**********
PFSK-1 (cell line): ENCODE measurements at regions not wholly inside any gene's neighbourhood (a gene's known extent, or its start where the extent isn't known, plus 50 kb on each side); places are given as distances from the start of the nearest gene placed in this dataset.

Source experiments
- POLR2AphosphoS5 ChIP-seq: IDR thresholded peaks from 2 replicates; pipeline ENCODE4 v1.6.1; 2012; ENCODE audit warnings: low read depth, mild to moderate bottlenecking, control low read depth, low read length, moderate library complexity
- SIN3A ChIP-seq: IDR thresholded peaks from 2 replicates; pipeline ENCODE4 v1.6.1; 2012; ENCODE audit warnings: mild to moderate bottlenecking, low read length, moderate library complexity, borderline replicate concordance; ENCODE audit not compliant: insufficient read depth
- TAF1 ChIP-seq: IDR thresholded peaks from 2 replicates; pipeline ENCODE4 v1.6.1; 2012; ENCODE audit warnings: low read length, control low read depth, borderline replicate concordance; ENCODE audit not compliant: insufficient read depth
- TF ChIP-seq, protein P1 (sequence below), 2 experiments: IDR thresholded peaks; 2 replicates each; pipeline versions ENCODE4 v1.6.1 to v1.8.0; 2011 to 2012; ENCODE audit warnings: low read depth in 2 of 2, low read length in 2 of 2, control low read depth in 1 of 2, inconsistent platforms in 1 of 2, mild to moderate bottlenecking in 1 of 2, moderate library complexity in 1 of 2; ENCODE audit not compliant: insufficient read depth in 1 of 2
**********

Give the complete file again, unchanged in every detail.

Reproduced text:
PFSK-1 (cell line): ENCODE measurements at regions not wholly inside any gene's neighbourhood (a gene's known extent, or its start where the extent isn't known, plus 50 kb on each side); places are given as distances from the start of the nearest gene placed in this dataset.

Source experiments
- POLR2AphosphoS5 ChIP-seq: IDR thresholded peaks from 2 replicates; pipeline ENCODE4 v1.6.1; 2012; ENCODE audit warnings: low read depth, mild to moderate bottlenecking, control low read depth, low read length, moderate library complexity
- SIN3A ChIP-seq: IDR thresholded peaks from 2 replicates; pipeline ENCODE4 v1.6.1; 2012; ENCODE audit warnings: mild to moderate bottlenecking, low read length, moderate library complexity, borderline replicate concordance; ENCODE audit not compliant: insufficient read depth
- TAF1 ChIP-seq: IDR thresholded peaks from 2 replicates; pipeline ENCODE4 v1.6.1; 2012; ENCODE audit warnings: low read length, control low read depth, borderline replicate concordance; ENCODE audit not compliant: insufficient read depth
- TF ChIP-seq, protein P1 (sequence below), 2 experiments: IDR thresholded peaks; 2 replicates each; pipeline versions ENCODE4 v1.6.1 to v1.8.0; 2011 to 2012; ENCODE audit warnings: low read depth in 2 of 2, low read length in 2 of 2, control low read depth in 1 of 2, inconsistent platforms in 1 of 2, mild to moderate bottlenecking in 1 of 2, moderate library complexity in 1 of 2; ENCODE audit not compliant: insufficient read depth in 1 of 2